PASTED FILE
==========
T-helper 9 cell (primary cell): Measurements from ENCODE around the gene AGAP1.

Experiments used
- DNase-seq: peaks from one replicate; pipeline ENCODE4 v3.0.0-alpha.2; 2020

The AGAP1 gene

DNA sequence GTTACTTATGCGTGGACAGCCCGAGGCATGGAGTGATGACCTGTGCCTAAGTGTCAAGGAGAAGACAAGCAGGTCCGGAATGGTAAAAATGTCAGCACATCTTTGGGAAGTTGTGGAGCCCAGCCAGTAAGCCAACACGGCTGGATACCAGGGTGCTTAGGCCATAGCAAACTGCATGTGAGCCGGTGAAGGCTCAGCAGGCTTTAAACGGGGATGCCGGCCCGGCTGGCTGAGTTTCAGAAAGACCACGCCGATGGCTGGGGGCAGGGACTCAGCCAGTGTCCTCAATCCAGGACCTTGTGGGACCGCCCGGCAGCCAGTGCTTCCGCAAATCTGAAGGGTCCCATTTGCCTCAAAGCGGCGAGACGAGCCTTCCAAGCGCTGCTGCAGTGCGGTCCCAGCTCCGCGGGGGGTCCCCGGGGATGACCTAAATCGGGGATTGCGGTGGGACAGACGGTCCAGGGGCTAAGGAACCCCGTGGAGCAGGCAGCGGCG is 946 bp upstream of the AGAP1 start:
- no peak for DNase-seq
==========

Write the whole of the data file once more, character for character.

T-helper 9 cell (primary cell): Measurements from ENCODE around the gene AGAP1.

Experiments used
- DNase-seq: peaks from one replicate; pipeline ENCODE4 v3.0.0-alpha.2; 2020

The AGAP1 gene

DNA sequence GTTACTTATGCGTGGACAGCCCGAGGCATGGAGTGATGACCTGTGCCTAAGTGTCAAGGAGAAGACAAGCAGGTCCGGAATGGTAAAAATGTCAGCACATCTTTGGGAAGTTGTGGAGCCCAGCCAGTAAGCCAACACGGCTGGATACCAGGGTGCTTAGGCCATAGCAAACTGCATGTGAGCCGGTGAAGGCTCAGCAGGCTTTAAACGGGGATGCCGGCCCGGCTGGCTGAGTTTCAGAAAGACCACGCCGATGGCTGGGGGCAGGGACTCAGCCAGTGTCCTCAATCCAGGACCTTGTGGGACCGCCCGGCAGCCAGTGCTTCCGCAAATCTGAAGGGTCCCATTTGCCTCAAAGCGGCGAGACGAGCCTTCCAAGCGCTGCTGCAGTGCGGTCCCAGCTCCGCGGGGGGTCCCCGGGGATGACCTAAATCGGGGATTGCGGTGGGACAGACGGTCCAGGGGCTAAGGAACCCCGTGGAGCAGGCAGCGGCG is 946 bp upstream of the AGAP1 start:
- no peak for DNase-seq